Tuesday, May 21, 2013

Chapter 2

Pausing at the back entrance mound of his sister’s burrow, Hieronymus let the sun warm his face. He pressed his paws together and looked at the many entrance mounds around him, then at the looming burrows of the people town to the east, and then up at the pale blue sky. A soft wind ambled across the prairie, carrying with it the sweet aroma of honeysuckle.
            He wasn’t quite sure what to say to Esmerelda. Stealing food was a serious offense, especially when it was from the emergency stash in the communal burrow. Little Left took its rules around provisions with utmost seriousness. Esmerelda would have to appear before the colony council and they would decide her punishment. Hieronymus didn’t know whether to scold or comfort her, but he felt he had to say something. Withdrawal in the face of stress had always struck him as unbecoming.
He thought again that if only their parents had been more nurturing, Esmerelda might have turned out differently. Maybe they both would have. Born only minutes apart, they were as unalike as two prairie dogs could be.
In reaction to their parents’ neglect, Esmerelda developed a “me versus them” mentality. If she came across another pup who had collected a pile of pebbles, she thought it natural to pilfer a few for her own. When she was “it” during hide and seek, she always left one eye open to see which way the other pups had run. If hiding, she liked to crowd into another pup’s good spot. “Let’s just share this,” she would suggest with feigned camaraderie. “There’s room for both of us.” Then she always made sure the other pup was more exposed, and so more likely to be found.
Hieronymus, meanwhile, embraced what should have been his parents’ responsibility. Taking care of and protecting Esmerelda seemed as natural to him as playing and eating. Once, when he saw two older pups pushing and teasing his sister, he tore into one of them with a fury almost unseen among prairie dogs, biting one of the bullies in the flank, drawing blood and a shriek of pain. As he whirled to meet another attack, the other young boar backed away.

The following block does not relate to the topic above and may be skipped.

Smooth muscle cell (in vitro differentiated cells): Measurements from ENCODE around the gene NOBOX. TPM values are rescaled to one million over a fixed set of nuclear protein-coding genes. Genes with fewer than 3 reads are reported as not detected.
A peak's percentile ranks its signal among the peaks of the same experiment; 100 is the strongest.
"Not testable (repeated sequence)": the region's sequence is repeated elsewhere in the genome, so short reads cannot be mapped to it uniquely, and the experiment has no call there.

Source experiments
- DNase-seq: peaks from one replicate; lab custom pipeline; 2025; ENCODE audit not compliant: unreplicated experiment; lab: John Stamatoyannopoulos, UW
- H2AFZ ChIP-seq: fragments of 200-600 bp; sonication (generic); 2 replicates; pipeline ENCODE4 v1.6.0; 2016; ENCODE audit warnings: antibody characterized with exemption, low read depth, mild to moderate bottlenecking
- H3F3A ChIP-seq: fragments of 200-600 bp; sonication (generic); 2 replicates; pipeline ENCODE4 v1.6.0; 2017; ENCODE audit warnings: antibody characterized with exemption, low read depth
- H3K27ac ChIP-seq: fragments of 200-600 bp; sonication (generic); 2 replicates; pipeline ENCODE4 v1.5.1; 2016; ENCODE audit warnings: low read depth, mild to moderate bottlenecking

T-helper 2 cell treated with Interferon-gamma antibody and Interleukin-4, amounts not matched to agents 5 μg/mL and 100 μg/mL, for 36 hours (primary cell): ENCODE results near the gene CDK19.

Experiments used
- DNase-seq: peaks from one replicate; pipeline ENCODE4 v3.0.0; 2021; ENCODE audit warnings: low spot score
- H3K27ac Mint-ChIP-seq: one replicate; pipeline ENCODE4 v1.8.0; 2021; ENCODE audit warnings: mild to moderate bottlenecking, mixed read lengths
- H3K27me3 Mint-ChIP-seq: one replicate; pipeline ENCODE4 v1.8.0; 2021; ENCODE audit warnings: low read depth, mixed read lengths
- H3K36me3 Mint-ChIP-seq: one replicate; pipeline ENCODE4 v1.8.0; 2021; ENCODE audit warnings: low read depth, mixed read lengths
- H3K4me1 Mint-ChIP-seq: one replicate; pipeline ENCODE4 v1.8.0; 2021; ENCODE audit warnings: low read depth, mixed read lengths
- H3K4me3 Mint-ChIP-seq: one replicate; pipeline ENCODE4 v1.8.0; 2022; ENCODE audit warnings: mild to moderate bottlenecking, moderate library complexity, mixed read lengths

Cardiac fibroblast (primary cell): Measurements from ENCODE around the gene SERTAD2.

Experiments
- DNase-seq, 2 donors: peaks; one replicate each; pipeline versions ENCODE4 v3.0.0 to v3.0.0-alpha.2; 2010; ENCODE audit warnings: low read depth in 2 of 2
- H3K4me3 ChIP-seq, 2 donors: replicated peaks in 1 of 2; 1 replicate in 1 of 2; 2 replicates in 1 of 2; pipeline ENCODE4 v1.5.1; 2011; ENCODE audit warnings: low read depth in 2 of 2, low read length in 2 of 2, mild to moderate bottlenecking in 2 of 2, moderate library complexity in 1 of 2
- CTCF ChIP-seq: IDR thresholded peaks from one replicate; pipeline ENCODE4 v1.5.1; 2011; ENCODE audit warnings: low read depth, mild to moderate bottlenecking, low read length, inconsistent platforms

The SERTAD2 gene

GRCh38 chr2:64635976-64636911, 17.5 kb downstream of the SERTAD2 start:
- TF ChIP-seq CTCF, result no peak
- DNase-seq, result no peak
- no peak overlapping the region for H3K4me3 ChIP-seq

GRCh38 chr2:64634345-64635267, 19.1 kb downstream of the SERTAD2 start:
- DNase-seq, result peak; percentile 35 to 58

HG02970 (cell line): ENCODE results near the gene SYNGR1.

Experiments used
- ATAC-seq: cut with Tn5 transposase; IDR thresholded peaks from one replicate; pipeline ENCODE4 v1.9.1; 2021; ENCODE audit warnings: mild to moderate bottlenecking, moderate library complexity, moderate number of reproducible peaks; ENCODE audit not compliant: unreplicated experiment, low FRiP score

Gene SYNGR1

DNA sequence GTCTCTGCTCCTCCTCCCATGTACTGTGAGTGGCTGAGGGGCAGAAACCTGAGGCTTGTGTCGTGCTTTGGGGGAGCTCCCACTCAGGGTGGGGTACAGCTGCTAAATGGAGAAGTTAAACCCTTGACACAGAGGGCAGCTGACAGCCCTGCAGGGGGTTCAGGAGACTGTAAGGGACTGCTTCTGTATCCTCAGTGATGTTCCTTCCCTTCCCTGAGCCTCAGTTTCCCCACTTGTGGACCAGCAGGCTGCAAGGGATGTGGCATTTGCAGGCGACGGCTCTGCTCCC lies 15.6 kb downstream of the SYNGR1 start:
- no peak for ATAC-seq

“Come on, Cortez,” the bully said with bruised bravado, grabbing his injured companion. “We can come back and give this creep a licking later.”
Hieronymus remembered how his sister, her face bright with surprise, had stared at him with unabashed admiration.
“Esmerelda,” Hieronymus called and peered down into the burrow. No answer. He barked again, louder. 
A sleepy voice floated up from the dark tunnel. “I’ll be right there, brother.” Moments later Esmerelda peeked out of the entrance and yawned. “Good morning, Hieronymus.” She climbed out and brushed the dirt carefully from her golden coat. She had always been proud of her unique coloring and slim body that set her apart from the other sows in Little Left. She took pains to keep it that way. Her emerald eyes glittered in the sunlight. “Now I wonder why you’re here.”
            “Look, Esmerelda, it’s not really my business and certainly not my problem.” Hieronymus worried the dirt around the burrow with a back paw.  “If you don’t want to talk about it, okay. I don’t want to lecture you—”
“Then don’t.”
Hieronymus gave her a grave look. “Have you at least thought about what to say to the council?”
             “What’s there to say? I was hungry and too tired to go out for a nibble. I contribute to the emergency food supply, so why can’t I have a tidbit to snack on?”
Hieronymus shook his head.
“What? It’s not theft, just taking what is rightfully mine,” she said defensively. “I planned to replenish the supply later.”
            “You know how far that tack will get you. The council will ask you what would happen if everyone ‘borrowed’ from the supply whenever they were hungry and didn’t feel like looking for a snack outside.”
             “I’ll think of something,” she said as she turned back toward her burrow. “Thank you for coming by,” she tossed over her shoulder, “but if you’ll excuse me, I’d like to go back to sleep now.”
Tired from his work in the puppery, dismayed at having had to intervene in a foolish dispute, and frustrated by Esmerelda’s obstinacy, Hieronymus groaned as he strolled grumpily back to his burrow, reproaching himself at every step for having tried to reason with his sister. “Why did I think I could convince her to behave any differently than she always has just because she got caught and would have to answer to the council?” he said to no one in particular.

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